480 A FISH-EATING RAT CHAR
pads, a state of affairs which characterises a number of these
The genera Megalomys, Chilomys, HeitTirodontomys, Eligmo-
dontia, Nectomys, Rhipidomys, Tylomys, Uolochilus, Heithrodon,
Phyttotis, Scapteromys, Acodon, Oxymycterus, Ichthyomys, Blari-
nomys, Notiomys are South American forms. Oryzomys and
Mheitkrodontomys are common to both parts of the Kew "World.
The genus IcJithyomys is remarkable on account of its un~
B-odent-like habits and of certain associated structural changes.
I. stolzmanni was obtained from Mount Chanchamays in Peru.
at an altitude of 3000 feet; it is a habitual fish-eater, and
lives in streams. Another species, I. Jiydrobates, was formerly
referred to Habrothrix. The skull shows likenesses to that of
the Australian Hydromys; but the most marked characters of
adaptation are those of the teeth and caecum. The cutting
edges of the upper incisors form a reversed V of obvious use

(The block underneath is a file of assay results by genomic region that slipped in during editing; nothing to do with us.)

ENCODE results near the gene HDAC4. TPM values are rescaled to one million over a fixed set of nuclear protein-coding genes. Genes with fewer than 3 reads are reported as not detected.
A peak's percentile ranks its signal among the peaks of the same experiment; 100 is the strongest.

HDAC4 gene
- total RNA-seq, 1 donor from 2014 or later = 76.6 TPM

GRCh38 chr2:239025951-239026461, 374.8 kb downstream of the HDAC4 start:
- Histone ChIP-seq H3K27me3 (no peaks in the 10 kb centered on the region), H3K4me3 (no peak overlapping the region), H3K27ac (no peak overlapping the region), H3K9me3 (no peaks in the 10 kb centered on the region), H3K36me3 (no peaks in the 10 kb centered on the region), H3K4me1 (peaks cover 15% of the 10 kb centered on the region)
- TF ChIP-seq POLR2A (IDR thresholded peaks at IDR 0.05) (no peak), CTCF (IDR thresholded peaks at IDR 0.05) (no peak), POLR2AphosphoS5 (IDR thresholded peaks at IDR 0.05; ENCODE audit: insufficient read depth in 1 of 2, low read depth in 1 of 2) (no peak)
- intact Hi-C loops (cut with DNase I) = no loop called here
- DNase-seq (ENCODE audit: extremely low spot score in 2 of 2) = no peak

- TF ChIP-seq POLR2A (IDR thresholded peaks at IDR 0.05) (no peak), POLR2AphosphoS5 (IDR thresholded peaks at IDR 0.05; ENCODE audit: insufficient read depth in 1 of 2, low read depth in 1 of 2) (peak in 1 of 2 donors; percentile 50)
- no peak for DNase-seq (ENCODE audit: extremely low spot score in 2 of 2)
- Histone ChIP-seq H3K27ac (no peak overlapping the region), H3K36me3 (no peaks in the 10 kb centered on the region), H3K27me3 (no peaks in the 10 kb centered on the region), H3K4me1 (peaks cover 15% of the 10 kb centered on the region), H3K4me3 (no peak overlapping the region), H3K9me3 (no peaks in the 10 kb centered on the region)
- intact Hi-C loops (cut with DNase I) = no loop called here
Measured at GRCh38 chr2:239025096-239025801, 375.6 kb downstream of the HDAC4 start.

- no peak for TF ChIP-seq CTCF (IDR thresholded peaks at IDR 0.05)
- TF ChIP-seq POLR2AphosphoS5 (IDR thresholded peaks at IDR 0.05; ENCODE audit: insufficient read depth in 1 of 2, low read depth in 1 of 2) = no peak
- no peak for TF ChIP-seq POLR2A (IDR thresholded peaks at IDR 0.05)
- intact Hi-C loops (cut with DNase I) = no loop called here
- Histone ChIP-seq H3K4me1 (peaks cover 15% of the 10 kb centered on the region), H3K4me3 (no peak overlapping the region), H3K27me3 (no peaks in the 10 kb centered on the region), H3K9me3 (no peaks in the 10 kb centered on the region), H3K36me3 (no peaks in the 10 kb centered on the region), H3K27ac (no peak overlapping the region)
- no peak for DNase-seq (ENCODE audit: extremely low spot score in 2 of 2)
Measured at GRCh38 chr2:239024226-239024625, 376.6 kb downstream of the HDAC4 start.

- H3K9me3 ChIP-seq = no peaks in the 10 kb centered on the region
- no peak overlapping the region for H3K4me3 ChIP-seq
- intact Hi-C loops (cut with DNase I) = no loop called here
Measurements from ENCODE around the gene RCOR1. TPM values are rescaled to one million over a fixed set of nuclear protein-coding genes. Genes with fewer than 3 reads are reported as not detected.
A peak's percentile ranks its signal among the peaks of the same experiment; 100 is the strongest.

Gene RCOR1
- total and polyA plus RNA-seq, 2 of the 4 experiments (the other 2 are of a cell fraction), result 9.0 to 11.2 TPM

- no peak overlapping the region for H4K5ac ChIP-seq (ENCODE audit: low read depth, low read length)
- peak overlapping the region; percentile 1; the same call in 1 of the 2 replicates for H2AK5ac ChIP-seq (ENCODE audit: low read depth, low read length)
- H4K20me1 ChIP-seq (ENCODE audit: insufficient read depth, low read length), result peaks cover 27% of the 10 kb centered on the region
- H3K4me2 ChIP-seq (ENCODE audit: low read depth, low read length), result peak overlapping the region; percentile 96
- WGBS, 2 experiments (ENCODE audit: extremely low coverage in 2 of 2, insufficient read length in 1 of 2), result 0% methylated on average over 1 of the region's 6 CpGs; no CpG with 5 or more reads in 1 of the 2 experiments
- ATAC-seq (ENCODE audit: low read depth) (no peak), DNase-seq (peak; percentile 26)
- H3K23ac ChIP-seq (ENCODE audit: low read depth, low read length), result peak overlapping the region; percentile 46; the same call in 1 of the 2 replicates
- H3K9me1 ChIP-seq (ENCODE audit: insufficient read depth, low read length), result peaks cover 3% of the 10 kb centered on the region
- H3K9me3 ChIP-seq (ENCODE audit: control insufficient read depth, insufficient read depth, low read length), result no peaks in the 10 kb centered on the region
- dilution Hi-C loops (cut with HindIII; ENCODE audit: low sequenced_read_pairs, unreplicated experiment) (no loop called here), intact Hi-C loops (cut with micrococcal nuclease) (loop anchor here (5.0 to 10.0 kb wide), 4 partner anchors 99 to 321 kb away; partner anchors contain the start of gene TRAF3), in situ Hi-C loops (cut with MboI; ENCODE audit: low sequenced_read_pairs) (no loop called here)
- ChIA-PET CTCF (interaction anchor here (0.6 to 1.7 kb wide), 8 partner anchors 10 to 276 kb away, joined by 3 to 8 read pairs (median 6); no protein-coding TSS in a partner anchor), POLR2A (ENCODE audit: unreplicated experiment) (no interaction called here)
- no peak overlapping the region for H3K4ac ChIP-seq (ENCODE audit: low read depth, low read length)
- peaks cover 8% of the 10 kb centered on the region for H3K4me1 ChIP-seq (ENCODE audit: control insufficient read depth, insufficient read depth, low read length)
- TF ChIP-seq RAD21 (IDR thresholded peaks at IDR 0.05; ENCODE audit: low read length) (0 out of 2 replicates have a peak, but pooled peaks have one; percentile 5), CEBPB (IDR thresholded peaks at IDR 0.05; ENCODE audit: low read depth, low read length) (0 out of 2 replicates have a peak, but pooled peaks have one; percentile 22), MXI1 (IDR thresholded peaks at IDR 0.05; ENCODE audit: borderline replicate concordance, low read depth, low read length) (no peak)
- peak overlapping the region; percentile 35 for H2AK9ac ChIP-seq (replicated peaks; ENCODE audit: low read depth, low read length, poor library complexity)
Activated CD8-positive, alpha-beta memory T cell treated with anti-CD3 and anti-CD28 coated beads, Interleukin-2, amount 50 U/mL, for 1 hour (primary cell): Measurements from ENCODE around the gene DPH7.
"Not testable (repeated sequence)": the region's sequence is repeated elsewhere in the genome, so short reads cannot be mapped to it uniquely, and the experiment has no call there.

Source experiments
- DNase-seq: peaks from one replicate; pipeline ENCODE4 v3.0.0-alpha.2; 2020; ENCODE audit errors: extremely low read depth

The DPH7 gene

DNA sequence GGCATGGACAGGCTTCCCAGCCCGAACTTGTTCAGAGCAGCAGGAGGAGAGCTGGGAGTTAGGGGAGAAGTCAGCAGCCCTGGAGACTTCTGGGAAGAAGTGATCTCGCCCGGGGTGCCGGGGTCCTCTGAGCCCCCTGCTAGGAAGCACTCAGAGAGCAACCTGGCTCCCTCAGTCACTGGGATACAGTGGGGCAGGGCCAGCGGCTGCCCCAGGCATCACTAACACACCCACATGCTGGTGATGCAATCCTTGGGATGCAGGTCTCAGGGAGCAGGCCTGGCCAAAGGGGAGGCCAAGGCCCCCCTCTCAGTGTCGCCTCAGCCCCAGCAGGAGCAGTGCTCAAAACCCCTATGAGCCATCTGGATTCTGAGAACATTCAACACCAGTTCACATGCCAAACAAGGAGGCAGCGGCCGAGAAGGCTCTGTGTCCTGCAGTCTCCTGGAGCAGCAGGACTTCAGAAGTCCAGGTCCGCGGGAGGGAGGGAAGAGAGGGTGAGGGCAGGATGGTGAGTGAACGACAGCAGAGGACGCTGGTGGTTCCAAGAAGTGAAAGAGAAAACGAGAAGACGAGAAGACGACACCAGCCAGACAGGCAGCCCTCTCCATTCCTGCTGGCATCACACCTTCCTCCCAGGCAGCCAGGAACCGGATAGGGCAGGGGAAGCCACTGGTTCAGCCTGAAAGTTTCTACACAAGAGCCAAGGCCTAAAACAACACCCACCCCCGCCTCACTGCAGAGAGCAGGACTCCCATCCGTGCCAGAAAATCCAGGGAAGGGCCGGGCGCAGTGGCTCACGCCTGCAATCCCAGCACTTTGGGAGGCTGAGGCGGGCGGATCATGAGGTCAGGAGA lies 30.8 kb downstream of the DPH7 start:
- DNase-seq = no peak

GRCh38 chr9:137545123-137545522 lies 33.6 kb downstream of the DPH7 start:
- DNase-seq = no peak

in holding a slippery fish. The caecum is much reduced, short,
and narrow. The general Otter-like shape of the creature is
largely due to its flattened head, though its " size and general
proportions are much as in the common Black B-at." *
This sub-family contains a number of genera from Madagascar,
viz. Br achy tarsomys, JWeso-mys, HallomySj Bra£hyuromys> jETypo-
geo-mys, Grym'nuroTnys, and lEliurus.
Sub-Fam. 10. Heotominae.—The last sub-family of the
Muridae is that of the Neotominae, containing the ^NTorth Ameri-
can genera NeQtom,a> ^Keno'nvys, Hodomys, and JVelsonia.
Fam. 3. Bathyergidae.—This family contains several genera
which consist of subterranean forms. All these Kodents agree
in a number of characters, of which the principal are as
The eyes are very small, and the external ears are reduced to
the merest fringe of skin round the aural aperture. The legs are
short, as is the tail; the hair-covering is reduced—a reduction
which finds its culmination in the nearly nude IleterocepTiatus.
Being burrowing creatures, a number of other modifications in
accordance with this mode of life are to be seen in their
structure. The upper incisors stand out in front of the closed
lips, and prevent the entrance of earth. For the same reason
1 See O. Thomas, "On some Mammals from Central Peru," Proc. Zool* Soo.